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wait()

 
ricky gonzalez
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Hi, I was wondering what does wait() do in a Thread object. I suppose it blocks the particular thread it is in, and it also releases the lock of the Thread object itself?
Also, is there a difference between wait() in a Thread object and wait() in an ordinary object?
Thanks!
 
a ali
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wait() is the method of the Object class not of Thread class. wait() should be called inside a synchronized method/block. When wait is called, the thread running the synchronized method releases the lock on the object.
 
ricky gonzalez
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Thanks! I thought wait() is kind of like suspend() except wait() releases the lock on some object and suspend does not.
class AThread extends Thread{
boolean run;
AThread(){
start();
}
public synchronized void run(){
while(run){
wait();
}
}
}
What lock exactly does the above wait() release?
 
a ali
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In your example the wait() method releases lock on the AThread object.
Look at this example :
public class MyThread extends Thread {
boolean isRunnable = true;

public MyThread() {
start();
}
public synchronized void run() {
System.out.println("In run method");
while ( isRunnable ) {
try {
wait();
}
catch ( InterruptedException ie ) {
}
}
}

public static void main ( String[] args ) {
MyThread firstThread = new MyThread();
try {
sleep(1000);
}
catch ( InterruptedException ie ) {}
OtherClass oClass = new OtherClass();
oClass.printString("Hello", firstThread);
}
}
class OtherClass {
public void printString(String s, Object o ) {
synchronized(o) {
System.out.println(s);
}
}
}
Output of the above example is
In run method
Hello
The run method releases the lock on MyThread object when wait() is executed. When oClass object runs it's printString() method, it tries to obtain the lock on MyThread object and it gets it. Hence it prints "Hello". If you remove the wait() from MyThread in the above example, then only "In run method" is called since oclass's printString() does not get lock on MyThread.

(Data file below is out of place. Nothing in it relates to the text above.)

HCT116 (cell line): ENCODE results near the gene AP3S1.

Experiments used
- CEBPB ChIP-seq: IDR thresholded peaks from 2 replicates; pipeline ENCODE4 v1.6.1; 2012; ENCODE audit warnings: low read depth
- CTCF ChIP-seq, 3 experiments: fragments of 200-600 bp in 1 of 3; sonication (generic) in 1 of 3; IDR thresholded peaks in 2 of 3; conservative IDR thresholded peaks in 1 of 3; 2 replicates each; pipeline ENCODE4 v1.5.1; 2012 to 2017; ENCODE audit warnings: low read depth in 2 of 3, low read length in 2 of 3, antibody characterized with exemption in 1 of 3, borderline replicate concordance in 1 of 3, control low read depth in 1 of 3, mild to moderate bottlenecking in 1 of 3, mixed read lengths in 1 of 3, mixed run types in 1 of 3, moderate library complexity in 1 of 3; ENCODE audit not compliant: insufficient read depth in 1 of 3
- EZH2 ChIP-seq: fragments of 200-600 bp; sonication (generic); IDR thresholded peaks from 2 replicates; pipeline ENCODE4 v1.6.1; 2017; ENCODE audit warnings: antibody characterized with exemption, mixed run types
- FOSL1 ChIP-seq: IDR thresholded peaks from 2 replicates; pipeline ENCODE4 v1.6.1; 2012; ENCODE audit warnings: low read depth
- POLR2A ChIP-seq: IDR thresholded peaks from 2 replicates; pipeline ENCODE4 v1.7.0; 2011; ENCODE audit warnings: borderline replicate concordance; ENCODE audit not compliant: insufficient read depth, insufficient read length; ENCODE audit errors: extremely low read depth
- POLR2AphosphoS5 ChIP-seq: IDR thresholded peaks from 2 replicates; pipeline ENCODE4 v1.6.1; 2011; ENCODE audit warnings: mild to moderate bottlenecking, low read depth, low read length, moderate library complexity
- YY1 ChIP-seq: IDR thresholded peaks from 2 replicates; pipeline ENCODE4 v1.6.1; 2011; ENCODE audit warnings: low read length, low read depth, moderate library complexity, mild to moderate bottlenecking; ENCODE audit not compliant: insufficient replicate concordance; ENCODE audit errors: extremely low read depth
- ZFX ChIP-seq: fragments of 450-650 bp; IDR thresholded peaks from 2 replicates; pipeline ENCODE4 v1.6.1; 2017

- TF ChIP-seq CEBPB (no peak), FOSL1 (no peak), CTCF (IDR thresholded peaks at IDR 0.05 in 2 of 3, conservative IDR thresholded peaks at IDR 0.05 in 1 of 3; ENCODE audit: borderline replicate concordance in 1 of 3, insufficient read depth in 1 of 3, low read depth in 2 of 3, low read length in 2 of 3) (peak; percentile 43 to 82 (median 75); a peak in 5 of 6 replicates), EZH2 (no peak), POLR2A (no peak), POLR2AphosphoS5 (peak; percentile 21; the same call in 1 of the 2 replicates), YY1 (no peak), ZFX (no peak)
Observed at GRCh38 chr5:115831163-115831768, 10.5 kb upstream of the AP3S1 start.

Jerry Pulley
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Ricky;
<code>wait()</code>, as you know, is a method of <code>Object</code>. You call <code>wait()</code> on the object you're using as a monitor; that's the thing that you're synchronizing your threads on. The confusion comes about because <code>Thread</code> (like everything else) extends <code>Object</code> and so has a <code>wait()</code> (and <code>notify()</code>) method. You would only call these methods on a thread if you're using that <code>Thread</code> object as a monitor, not to represent a thread of execution. The role of "monitor" and the role of "thread controller" have nothing to do with one another. Calling <code>wait()</code> on a <code>Thread</code> object is a pretty silly thing to do.
jply

[This message has been edited by Jerry Pulley (edited October 20, 2000).]
 
ricky gonzalez
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a ali, Jerry
Thank you so much for your help! But I thought wait() can be used in a Thread object as a way to block the execution of the Thread, much like suspend(). Here is what I had learned from you guys, please correct me if I am wrong:
a) In ordinary object, wait() is called to release the lock on that particular object from the Thread that called a synchronized method of that object.
And notify() is called for the Thread that reliquished that object's lock to reclaim the lock.
b) In a Thread object, wait() does the above and blocks the execution of the Thread itself until some other Thread called thread.Notify().
Thanks!
 
Jerry Pulley
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Ricky;
I'm responding in this (the original) thread vice the new one (Oct. 21 5:03 pm) with the same question.
No, calling <code>Thread.wait()</code> would not cause the (<code>Thread</code>) object on which it is invoked to wait; it would cause the other one (the thread using that <code>Thread</code> object as a monitor, i.e. the thread in which the call occurred) to wait. <code>wait()</code> is nothing like <code>suspend()</code>.
jply
 
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